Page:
Cynan the Mapmaker (613 – 651)

Cynan the Map-maker was born in Dyfed. He was the nephew of Prince Malgo and had a privileged life. He developed an interest in drawing and, as he grew older, became quite an accomplished map-maker. He was very close to the king and took the opportunity to learn how to read and write, giving him the ability to annotate his maps. He soon found himself travelling extensively outside of left Dyfed as various kingdoms clamoured for his services – he really was very good.

Cynan wandered through the country for a period of fifteen years, all the time drawing maps and keeping himself gainfully employed. While drawing came easy to Cynan, he rarely returned to Dyfed and he soon found that the life of the travelling artisan was not to his liking. He often had to stay in lodgings and villages that were not up to his regal standard. During this time he kept a diary and came up with the idea of writing a review of all of the villages he visited. This led to him writing his best known work – A Guide to Villages for the Discerning Traveller, which he published in 644. There are no surviving copies of the full manuscript and it is considered unlikely that there were many people who were able to read it. Literacy was uncommon in 7th Century Britain. He distributed it for free and it is said to have been considered an excellent fire starter on cold nights.

While most of his reviews have long since disappeared from the historical record, there are some that remain. The best example details one of his trips through the Kingdom of Mercia. This resulted in a particularly interesting chapter that has survived in tact to this day. He was not one to write a great deal about each village, but what he wrote made his point in a succinct manner. What follows is an example of his style (updated for the modern english language).

Extract

The village of Belche was not stimulating. It was full of backward people who, in all probability, should not be allowed to breed, judging by the result of the obvious in-breeding currently underway. I prefer my ale to be served by a barmaid with only five fingers, not six, and without a face so lopsided that it makes me feel dizzy.

The people of Lansing Boyle are unjustifiably proud of their hovels. This village is a wasteful use of wood, good farming land, and people.

After visiting Phestering, I realised that I have been to more interesting and attractive piles of human faeces than that place. It sits in the landscape like an abscess on the face of an otherwise fair maiden.

Glummeley Rogerring has no redeeming features. The inn served what can only be described as recycled vomit, and the lodgings were akin to sleeping in pig swill. The populace were among the most stupid I have ever come across.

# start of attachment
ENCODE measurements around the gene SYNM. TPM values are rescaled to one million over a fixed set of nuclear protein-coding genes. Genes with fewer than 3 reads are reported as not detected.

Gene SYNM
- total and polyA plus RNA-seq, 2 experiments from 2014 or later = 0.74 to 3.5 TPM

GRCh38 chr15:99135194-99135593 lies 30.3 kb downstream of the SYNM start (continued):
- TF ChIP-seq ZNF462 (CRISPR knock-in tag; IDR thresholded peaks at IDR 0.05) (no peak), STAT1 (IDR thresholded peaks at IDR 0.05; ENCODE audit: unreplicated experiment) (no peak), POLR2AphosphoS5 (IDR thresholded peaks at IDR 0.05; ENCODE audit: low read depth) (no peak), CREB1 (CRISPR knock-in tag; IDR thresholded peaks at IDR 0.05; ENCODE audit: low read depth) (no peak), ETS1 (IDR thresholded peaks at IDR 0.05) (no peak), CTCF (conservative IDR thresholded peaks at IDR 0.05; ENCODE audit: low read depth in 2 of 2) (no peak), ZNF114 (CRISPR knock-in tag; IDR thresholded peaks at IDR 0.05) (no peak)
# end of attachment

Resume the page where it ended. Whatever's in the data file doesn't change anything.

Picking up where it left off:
Pocks-in-the-Nethers is easily the most attractive village in the region. This is not difficult, but I must give credit where credit is due. There are a refreshingly small number of dullards and oafs wandering the street, the ale made me feel only mildly unwell, not as if I was dying, and there was a steadfast adherence to mediocrity among all people. Shame about the food poisoning and rank smell that pervades the whole village.

As word spread about Cynan, he found that he found an icy welcome in most of the villages he visited. This was his own fault, as he would recite his review of one village in the neighbouring village; often after drinking copious amounts of ale. The fact that he was working for the local kings kept him from serious harm, but his life became a bit harder. His appalling memory meant that he sometimes returned to villages he’d slandered and found himself sleeping on the hardest bed, and served left-overs rather than freshly-cooked meals. This happened on a return visit to Pocks-in-the-Nethers, where he also contracted a pox in his nethers.

He eventually died a few years later, in 651, on his way to the funeral of Aiden of Lindisfarne. The soon to become Saint Aiden had died after, allegedly, saving the town of Bamburgh from fire (and from King Penda of Mercia, who had set fire to it) by getting God to change the wind direction through the power of prayer. Cynan’s fate was reportedly due to the effects of a serious case of foot-in-mouth disease. He suggested, within earshot of some very drunk local farmers with sharp scythes, that he’d seen weeping sores more attractive than their village of Fetid-on-the-Gnose.

About George Fripley
I am a writer who enjoys writing humour, satire, poetry and sometimes a bit of philosophy. I live in Perth, Western Australia and occasionally get a poem or article published. It's all good fun! I have two books available for unwary readers, Grudges, Rumours and Drama Queens- The Civil Servant's Manual (This contains all that anybody could ever want to know about why government runs so slowly) and More Gravy Please! - the Politician's Handbook. (available through Amazon)

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